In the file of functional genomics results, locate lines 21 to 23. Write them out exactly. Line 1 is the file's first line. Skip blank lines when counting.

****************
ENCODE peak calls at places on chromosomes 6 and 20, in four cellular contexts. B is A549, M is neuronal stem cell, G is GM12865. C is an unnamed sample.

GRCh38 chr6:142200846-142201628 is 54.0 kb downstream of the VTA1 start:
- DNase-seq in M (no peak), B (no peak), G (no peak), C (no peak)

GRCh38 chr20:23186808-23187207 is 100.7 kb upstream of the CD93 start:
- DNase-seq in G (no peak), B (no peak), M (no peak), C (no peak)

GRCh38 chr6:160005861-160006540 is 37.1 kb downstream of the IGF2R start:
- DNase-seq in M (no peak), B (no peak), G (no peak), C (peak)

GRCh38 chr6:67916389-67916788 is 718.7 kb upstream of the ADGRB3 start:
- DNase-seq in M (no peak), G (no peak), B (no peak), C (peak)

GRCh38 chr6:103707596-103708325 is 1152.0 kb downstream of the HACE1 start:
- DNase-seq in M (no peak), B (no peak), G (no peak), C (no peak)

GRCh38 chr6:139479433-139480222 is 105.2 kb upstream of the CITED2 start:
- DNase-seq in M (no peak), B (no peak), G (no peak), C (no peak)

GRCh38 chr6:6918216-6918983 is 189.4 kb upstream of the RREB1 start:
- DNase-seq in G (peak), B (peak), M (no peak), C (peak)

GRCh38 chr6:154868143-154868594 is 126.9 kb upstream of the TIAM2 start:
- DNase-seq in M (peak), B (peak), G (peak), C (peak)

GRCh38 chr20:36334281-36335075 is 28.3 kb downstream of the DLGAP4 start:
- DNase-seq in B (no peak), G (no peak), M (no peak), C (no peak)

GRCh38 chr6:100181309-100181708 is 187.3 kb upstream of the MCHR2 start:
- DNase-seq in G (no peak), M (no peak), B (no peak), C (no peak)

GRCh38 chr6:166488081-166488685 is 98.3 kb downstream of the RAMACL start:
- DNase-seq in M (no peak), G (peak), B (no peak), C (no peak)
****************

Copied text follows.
- DNase-seq in G (no peak), M (no peak), B (no peak), C (no peak)

GRCh38 chr6:166488081-166488685 is 98.3 kb downstream of the RAMACL start:
- DNase-seq in M (no peak), G (peak), B (no peak), C (no peak)